Marc Dullaert, founder and chair of the KidsRights Foundation, is pleased with the great number of nominees: “In 2016 the plight of many children is arguably worse than ever. However, through the nomination process of the International Children's Peace Prize, we are also witnessing the rise of a record number of young changemakers. I look forward to congratulating the winner in December. But to me, these children are all winners, as is every child or youth in the world who decides to stand up and act to improve children’s rights.”

Global platform for inspiring changemakers

Every year, the message of the new young winner has enormous impact and demonstrates to millions of people globally that change is possible. However, regardless of who will win the prize in December, these contestants are all winners and as such will each receive a certificate as thanks and recognition for their efforts to promote children’s rights. More importantly, as all nominees deserve recognition and an international platform to carry on their respective advocacies and actions, KidsRights has launched an online platform to showcase the inspiring stories of nominees. We invite one and all to visit our website to read more about these brave changemakers and ways to support their tireless work: Please also take the time to watch this compilation video:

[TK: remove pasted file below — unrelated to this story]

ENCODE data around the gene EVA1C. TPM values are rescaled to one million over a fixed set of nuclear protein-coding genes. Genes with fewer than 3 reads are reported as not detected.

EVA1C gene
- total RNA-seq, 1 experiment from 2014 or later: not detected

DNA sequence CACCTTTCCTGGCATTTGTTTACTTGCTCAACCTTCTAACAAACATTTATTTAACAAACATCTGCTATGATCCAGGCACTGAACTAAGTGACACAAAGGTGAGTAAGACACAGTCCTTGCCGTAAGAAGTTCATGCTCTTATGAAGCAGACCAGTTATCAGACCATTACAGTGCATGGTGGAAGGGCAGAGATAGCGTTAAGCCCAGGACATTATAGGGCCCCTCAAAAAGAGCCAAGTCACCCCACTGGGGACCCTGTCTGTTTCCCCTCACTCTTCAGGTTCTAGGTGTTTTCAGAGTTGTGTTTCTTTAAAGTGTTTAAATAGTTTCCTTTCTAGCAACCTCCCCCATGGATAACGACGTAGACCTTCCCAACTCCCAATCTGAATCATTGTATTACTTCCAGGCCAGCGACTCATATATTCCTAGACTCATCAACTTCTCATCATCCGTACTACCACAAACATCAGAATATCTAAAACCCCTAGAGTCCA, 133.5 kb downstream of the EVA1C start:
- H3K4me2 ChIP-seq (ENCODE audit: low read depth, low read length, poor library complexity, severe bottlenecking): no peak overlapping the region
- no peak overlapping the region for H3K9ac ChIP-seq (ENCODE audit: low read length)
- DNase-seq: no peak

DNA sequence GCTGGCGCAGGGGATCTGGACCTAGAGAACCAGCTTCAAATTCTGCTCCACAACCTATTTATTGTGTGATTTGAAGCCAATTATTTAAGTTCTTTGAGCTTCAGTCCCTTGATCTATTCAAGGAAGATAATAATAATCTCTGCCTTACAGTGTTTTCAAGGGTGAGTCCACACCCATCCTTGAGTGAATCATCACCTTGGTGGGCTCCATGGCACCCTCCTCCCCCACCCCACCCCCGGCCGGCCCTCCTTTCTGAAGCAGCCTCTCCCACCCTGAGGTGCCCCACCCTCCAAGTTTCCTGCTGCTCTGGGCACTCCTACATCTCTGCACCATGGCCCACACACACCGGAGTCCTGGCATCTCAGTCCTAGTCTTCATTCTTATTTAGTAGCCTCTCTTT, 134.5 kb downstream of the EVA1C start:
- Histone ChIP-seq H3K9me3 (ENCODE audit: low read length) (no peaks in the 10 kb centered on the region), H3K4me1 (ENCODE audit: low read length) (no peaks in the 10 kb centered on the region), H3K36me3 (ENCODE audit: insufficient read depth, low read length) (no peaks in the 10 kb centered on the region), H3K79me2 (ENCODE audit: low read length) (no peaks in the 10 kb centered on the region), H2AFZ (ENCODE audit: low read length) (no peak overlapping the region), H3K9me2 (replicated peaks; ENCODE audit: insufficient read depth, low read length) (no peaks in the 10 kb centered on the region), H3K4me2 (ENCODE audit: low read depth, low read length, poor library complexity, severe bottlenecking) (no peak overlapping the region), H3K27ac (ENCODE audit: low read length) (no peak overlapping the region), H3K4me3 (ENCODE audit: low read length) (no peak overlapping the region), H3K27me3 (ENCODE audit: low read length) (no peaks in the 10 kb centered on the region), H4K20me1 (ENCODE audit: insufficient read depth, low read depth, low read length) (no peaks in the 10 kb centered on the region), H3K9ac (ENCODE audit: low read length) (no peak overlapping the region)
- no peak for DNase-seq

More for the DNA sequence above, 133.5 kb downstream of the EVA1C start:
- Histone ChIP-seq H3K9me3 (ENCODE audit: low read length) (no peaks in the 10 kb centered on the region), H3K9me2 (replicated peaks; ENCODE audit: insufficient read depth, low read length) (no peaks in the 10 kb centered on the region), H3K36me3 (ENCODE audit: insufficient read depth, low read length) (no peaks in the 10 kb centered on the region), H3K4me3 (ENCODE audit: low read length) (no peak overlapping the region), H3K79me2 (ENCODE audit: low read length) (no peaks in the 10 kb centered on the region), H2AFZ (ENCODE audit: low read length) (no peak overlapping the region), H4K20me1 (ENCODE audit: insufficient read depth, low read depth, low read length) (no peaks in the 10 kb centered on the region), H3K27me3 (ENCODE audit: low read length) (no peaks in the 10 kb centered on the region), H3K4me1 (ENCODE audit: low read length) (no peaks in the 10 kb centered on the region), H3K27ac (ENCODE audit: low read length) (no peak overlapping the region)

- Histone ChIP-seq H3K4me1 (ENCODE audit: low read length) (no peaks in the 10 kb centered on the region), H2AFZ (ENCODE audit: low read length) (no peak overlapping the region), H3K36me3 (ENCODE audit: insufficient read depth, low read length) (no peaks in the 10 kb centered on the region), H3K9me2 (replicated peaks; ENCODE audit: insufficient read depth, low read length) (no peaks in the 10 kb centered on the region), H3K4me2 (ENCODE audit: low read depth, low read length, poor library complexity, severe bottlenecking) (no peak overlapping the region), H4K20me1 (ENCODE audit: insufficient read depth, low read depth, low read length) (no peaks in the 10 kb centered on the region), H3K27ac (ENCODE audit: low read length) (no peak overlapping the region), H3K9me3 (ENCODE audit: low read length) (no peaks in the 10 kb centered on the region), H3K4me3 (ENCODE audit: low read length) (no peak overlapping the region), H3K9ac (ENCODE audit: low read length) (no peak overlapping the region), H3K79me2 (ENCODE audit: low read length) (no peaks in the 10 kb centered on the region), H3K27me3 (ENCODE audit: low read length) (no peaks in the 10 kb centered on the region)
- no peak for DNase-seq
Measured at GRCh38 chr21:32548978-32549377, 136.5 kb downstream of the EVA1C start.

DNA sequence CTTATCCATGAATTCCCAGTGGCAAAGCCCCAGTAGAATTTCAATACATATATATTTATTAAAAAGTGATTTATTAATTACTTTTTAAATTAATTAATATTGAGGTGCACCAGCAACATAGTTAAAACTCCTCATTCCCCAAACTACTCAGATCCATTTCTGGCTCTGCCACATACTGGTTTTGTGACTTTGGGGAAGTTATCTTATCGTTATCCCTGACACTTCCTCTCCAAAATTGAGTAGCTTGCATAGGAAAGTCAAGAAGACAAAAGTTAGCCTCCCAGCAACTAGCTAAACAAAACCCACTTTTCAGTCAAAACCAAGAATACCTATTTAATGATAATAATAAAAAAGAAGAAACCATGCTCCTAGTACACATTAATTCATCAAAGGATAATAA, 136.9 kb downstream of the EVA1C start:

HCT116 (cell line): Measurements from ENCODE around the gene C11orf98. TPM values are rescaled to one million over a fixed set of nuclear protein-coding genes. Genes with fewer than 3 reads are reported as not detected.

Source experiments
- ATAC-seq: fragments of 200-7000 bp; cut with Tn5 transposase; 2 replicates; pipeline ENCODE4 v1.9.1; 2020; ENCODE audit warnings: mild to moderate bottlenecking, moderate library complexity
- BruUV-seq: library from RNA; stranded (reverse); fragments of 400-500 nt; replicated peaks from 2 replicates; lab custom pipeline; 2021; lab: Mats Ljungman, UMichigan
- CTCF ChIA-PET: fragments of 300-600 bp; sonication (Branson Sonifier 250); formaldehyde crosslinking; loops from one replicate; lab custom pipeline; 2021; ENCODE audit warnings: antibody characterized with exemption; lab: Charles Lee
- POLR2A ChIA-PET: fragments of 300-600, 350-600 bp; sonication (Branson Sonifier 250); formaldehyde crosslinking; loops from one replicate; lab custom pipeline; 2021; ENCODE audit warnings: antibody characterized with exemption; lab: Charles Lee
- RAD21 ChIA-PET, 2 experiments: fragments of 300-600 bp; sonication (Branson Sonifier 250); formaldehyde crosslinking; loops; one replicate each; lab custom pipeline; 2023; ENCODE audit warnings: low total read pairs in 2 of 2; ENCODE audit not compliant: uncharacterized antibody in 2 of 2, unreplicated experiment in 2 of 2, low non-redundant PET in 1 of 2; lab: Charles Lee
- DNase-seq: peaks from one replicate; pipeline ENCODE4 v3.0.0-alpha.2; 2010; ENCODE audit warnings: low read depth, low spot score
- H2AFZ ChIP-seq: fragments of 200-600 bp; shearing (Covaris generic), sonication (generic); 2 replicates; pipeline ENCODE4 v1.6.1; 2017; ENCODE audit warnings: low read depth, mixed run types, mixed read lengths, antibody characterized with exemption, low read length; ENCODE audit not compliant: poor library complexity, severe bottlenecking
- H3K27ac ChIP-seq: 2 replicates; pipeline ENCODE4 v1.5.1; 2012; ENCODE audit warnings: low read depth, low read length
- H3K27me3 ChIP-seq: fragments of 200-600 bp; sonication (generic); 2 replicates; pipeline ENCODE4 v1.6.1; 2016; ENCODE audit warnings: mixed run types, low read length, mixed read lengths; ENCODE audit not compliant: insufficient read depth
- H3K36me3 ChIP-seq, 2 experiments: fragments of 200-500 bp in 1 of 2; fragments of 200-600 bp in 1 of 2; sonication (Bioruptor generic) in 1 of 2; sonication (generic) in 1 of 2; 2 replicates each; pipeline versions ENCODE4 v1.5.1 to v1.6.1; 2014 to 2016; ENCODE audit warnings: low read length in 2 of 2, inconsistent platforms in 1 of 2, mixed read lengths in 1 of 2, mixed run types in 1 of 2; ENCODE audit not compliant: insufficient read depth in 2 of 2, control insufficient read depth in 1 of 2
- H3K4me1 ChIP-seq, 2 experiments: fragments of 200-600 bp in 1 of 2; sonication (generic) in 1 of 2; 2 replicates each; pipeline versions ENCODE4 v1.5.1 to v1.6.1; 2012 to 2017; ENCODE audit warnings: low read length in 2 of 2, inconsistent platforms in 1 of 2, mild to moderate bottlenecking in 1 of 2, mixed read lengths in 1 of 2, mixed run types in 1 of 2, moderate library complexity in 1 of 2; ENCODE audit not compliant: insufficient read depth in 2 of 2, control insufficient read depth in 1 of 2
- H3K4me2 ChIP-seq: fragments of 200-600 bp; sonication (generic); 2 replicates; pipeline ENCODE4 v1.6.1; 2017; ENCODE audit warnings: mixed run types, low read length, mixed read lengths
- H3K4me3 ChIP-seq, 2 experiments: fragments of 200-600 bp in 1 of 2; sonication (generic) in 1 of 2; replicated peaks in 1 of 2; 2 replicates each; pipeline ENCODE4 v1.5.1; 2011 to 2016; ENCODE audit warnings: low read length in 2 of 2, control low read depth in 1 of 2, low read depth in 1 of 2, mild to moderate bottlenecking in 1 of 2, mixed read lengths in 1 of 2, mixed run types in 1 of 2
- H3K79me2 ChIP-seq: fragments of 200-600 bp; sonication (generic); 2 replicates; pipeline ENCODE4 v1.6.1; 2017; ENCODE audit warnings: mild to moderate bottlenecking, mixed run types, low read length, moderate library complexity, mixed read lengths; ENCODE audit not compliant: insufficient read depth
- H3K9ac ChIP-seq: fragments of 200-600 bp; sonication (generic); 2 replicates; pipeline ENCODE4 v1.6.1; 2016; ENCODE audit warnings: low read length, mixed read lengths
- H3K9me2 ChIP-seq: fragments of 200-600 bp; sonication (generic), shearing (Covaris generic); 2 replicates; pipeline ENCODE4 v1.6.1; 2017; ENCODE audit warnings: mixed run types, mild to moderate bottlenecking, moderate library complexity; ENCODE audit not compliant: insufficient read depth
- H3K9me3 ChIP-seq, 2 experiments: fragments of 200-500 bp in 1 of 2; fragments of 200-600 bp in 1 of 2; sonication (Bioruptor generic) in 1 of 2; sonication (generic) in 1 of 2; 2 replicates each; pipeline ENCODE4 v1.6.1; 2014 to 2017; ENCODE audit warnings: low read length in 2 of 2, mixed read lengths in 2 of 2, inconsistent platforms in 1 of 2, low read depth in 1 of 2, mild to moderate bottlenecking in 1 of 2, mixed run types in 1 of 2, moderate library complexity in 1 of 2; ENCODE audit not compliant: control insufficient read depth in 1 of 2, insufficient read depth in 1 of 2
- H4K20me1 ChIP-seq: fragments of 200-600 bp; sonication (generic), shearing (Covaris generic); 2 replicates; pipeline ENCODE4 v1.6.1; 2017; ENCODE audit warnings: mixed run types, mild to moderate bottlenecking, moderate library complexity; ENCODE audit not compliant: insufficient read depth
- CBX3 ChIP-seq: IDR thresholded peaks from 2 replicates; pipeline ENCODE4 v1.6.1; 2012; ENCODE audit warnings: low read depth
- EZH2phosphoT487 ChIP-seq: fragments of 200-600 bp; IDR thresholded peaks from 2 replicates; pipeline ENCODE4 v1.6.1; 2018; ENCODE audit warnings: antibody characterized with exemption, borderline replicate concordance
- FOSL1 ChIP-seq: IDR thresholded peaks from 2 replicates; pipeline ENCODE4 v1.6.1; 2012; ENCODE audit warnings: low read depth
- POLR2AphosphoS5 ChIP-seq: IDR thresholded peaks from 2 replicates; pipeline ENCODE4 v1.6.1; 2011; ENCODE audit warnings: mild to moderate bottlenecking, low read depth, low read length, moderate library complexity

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Malala Yousafzai, who won the prize in 2013 and went on to win the Nobel Peace Prize the very next year, has congratulated the nominees: “I strongly encourage everyone to read the stories of the brave children who are nominated for the International Children's Peace Prize 2016. They are proof that bravery and courage are not dependent on age. They demonstrate that anyone can act against violations of children’s rights and become a changemaker. They give us hope that change can happen.”